Now that we’ve had a little more time since the initial shock and awe of the Elon Musk purchase of Twitter, social networks have had a chance to build up interest as potential next networks to replace Twitter.
We have been given a rare chance, as a culture of social media addicts, to break a cycle we keep repeating and move to something that isn’t just owned by somebody who stands to make billions of dollars from your decision.
Unfortunately, we’re in real risk of falling into the same well as before, convinced that the open choice is somehow too complicated. That has meant that two separate social networks, Post and Hive, have driven interest from Twitter’s failings, away from open networks like Mastodon or the broader Fediverse, or even legacy networks that have generally proven good corporate citizens, like Automattic’s take on Tumblr.
Don’t fall into the well again.
Usually, the hot new social network gains agility from a mix of good timing, good luck, a strong onboarding game, and interest from the right group of people. (Basically, the idea that the network is quote-unquote “hip” comes to mind.) One can imagine that Facebook and Snapchat benefited from the fact that they were launched by students at high-profile schools (Harvard and Stanford, respectively), putting them in close proximity to future movers and shakers. But other social networks managed to catch onto a certain moment, and that moment helped to build momentum in a lasting way.
Of course, the distinctive thing about all of these networks is that each ultimately is centralized, rather than being built on an open protocol. And that means that they are built to generate value for their founders. They are built for onboarding, not for long-term growth, which means that they lead with cool features, not with promises of sustainability.
And that’s where commercial networks often falter. The financial incentive has created problems over time that have helped to complicate the shape of social media. The immense value of any given social network has ultimately been in data, rather than by offering services to the creator. And that has meant leaning hard on data-mining or advertising-driven business models—and companies that don’t do that ultimately find themselves out of the conversation entirely.
Which means that the odds are good that the next variant of this model is likely going to be more of the same. (Hive’s problem is that it appears to be built to generate future investment, and has basically no moderators; Post News, meanwhile, has investment from the same firm that invested in all the other social networks, immediately making it suspect to those in the know.)
Programmer and blogger Jamie Zawinski, better known as jwz, did a great service to this conversation by giving voice to this point on his blog, in a post titled “PSA: Do Not Use Services That Hate The Internet.” He points out the VC-driven tendency to build apps for different platforms, specifically mobile, rather than for the open web, which offers end users some degree of control over the experience:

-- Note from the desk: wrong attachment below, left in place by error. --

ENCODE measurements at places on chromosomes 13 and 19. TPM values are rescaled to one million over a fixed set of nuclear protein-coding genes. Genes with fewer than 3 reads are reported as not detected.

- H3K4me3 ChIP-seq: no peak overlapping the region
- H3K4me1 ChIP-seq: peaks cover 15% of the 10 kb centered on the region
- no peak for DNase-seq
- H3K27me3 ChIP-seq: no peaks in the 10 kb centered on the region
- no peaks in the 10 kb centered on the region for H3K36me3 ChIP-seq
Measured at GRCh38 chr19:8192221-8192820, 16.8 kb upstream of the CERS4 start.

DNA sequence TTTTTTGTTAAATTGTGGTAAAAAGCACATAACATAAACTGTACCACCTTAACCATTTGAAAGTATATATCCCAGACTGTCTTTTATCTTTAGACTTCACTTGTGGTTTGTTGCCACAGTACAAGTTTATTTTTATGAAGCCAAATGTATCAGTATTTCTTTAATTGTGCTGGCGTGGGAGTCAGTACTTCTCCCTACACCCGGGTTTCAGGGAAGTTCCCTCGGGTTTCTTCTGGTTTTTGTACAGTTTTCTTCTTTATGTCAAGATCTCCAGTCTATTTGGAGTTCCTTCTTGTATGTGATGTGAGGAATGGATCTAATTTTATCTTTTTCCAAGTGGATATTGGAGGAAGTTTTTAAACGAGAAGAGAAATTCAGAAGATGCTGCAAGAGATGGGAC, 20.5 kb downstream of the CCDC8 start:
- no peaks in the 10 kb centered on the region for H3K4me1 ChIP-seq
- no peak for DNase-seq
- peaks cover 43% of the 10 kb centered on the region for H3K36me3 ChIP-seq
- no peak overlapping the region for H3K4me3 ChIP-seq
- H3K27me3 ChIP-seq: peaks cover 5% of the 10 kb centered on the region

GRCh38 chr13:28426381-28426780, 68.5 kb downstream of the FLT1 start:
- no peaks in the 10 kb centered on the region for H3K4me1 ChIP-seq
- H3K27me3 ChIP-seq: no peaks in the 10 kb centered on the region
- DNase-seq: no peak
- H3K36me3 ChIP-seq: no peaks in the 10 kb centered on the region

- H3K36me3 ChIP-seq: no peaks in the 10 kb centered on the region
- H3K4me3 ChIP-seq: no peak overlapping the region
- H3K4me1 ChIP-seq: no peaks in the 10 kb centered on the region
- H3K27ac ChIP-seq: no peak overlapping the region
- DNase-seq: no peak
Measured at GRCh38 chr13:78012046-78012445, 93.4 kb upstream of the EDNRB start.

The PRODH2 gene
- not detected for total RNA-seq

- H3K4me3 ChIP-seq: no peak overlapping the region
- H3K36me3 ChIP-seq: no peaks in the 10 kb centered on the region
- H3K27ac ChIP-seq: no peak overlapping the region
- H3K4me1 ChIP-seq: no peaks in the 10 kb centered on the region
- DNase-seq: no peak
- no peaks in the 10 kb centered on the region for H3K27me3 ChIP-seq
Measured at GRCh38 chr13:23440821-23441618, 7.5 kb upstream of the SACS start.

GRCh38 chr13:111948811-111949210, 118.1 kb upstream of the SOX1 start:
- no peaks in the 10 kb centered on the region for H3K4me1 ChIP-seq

The thing that makes the Internet useful is interoperability. These companies hate that. The thing that makes the Internet become more useful is the open source notion that there will always be more smart people who don’t work for your company than that do, and some of those people will find ways to expand on your work in ways you never anticipated. These companies hate that, too. They’d rather you have nothing than that you have something they don’t own.
This is a control play, as these applications can siphon more data from you using this method. This invariably leads to a road of new features that you didn’t want, friends that disappear from your feeds because the algorithms said they weren’t engaging enough, and lots more ads.
For a time, Twitter was one of the best commercial networks when it came to not forcing you into their walled garden—it, after all, allowed third-party apps, and allowed them to interoperate with the rest of the Web. (If we can’t have open and noncommercial, a flexible experience is a good backup, because it gives you, the consumer, at least some degree of control.) The problem was, because of the commercial nature of the network, this eventually fell to the wayside as Twitter tried gaining control of the client experience. In recent years, the company started opening up again just before Elon came into the picture and threw gasoline on the chaos. Bummer; they could have had a shot.
The thing is, as great as Mastodon could end up being, I’ll be the first to admit that it has some rough edges. But it has a great lead feature that none of its competitors have yet replicated—its adherence to the open web. Unfortunately, alternative networks can throw marketing money at all sorts of other features trying to convince you that those features matter more. But the only feature that truly matters at this moment, even more than how “hip” a network is, is if it talks to every other network. If it’s open, even better.
You have control right now, as an end user. Don’t give it up too easily.
Time limit given ⏲: 30 minutes
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